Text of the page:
A Threat to NATO? Russia Prepares Satan Nuclear Missile for Combat Duty

Russia Returns to Nuclear Saber Rattling with Sarmat Missile: In the same week that Russian President Vladimir Putin told reporters that he believes the war in Ukraine will end with some form of negotiation, like “all armed conflicts” do, the Russian president also confirmed that his military is preparing the world’s “most powerful” nuclear warhead.
Speaking on Wednesday to the Russian Defense Military Board, Putin confirmed that the RS-28 Sarmat “Satan II” intercontinental ballistic missile is being prepared for “combat duty for the first time.”

While the Russian leader did not confirm when he expects the missile to be fully ready, he did reveal that the weapons were being prepared as a countermeasure to what he perceives as NATO aggression.

“We are well aware of all the NATO forces and resources that they have been using against us over the course of the special military operation,” Putin said, adding that Russia is now preparing to ensure its nuclear weapons are combat-ready as part of his military’s effort to guarantee a victory in Ukraine.

“It is the main guarantee that our sovereignty and territorial integrity, strategic parity and the general balance of forces in the world are preserved,” Putin said.

Putin’s comments come less than a week after he sought the advice of his top military commanders, asking during a visit to the Joint Task Force headquarters about what can be done to ensure a Russian victory in Ukraine.

Following the meeting, the Russian president said that his military is learning from mistakes made in Ukraine, and insisted that the Kremlin will give his military “everything it asks for.”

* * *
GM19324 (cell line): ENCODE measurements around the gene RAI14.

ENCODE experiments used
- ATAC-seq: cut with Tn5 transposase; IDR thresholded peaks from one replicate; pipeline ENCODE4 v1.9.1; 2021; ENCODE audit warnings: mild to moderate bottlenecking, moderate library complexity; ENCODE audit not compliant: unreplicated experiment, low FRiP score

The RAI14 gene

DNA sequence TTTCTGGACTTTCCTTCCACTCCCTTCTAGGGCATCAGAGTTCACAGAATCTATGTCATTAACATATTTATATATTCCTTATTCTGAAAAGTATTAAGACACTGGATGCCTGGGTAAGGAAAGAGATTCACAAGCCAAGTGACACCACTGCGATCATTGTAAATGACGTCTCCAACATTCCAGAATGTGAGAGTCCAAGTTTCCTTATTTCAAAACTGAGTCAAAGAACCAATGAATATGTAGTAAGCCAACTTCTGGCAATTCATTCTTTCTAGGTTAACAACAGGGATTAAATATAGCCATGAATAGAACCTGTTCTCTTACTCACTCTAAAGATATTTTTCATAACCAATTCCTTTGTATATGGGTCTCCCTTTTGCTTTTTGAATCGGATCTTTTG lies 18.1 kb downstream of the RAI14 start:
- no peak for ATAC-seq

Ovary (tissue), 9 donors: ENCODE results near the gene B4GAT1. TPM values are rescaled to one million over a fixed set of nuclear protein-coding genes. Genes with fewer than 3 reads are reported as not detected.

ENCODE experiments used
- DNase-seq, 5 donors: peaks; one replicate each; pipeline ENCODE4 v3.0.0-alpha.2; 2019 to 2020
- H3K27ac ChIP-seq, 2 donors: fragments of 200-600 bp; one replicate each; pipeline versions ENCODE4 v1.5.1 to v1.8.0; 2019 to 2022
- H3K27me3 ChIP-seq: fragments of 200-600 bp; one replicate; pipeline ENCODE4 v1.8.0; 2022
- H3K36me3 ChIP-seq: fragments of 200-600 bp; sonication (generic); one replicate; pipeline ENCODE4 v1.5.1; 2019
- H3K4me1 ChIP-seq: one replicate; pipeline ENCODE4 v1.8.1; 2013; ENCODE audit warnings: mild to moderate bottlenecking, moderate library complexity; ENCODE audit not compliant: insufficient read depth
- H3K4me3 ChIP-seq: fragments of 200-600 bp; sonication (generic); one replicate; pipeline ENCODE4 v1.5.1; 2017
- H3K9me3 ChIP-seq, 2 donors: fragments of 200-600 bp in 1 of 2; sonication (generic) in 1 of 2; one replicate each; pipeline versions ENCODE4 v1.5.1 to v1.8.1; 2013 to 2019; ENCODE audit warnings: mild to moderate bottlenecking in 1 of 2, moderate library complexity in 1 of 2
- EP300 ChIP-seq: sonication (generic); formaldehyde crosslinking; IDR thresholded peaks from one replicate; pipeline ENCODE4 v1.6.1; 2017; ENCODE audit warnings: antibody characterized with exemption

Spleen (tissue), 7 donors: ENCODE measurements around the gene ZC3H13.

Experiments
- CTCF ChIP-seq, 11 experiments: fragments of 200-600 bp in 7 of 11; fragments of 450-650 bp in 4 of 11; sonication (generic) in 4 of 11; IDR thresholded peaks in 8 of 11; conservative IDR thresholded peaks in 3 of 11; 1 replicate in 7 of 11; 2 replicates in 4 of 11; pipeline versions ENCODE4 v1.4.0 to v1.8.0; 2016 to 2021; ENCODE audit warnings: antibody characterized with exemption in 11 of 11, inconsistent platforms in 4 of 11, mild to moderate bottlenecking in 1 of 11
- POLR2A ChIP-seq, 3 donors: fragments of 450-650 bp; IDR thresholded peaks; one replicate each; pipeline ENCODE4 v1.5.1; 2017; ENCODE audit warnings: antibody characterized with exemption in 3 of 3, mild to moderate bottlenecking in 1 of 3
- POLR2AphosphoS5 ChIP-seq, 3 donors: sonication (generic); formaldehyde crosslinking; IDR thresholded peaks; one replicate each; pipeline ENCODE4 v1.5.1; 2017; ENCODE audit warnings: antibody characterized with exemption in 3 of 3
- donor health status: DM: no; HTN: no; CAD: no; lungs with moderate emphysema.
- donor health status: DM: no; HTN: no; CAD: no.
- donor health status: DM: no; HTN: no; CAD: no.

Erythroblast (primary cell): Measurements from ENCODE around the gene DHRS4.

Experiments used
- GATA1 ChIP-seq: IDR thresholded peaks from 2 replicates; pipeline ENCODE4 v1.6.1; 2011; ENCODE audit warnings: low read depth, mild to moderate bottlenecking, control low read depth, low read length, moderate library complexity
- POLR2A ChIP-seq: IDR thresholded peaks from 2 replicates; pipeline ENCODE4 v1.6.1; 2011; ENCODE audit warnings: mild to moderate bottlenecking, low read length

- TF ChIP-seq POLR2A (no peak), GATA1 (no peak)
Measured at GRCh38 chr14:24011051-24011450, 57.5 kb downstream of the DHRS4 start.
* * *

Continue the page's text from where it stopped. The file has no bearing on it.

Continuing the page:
“We have no funding restrictions. The country and the government are providing everything that the army asks for,” Putin said.

While the Satan II missile has been in development for some years, and the Kremlin has previously published propaganda videos designed to display the power of the missile, this week’s announcement could be interpreted as a pivot in Russia’s strategy in Ukraine.

In November, Russia’s Foreign Ministry issued a statement suggesting that a nuclear conflict must not be fought.

“We are strongly convinced that in the current complicated and turbulent situation, caused by irresponsible and impudent actions aimed at undermining our national security, the most immediate task is to avoid any military clash of nuclear powers,” a statement on the Foreign Ministry website reads.

This week’s announcement and Putin’s comments, however, could indicate a return to the nuclear saber-rattling that came months into the war in Ukraine.

It’s not the only indication, either. A propaganda arm of the Russian Ministry of Defense released a pop song this month titled “Son Of Satan,” which brags about the power of the Sarmat “Satan II” missile.


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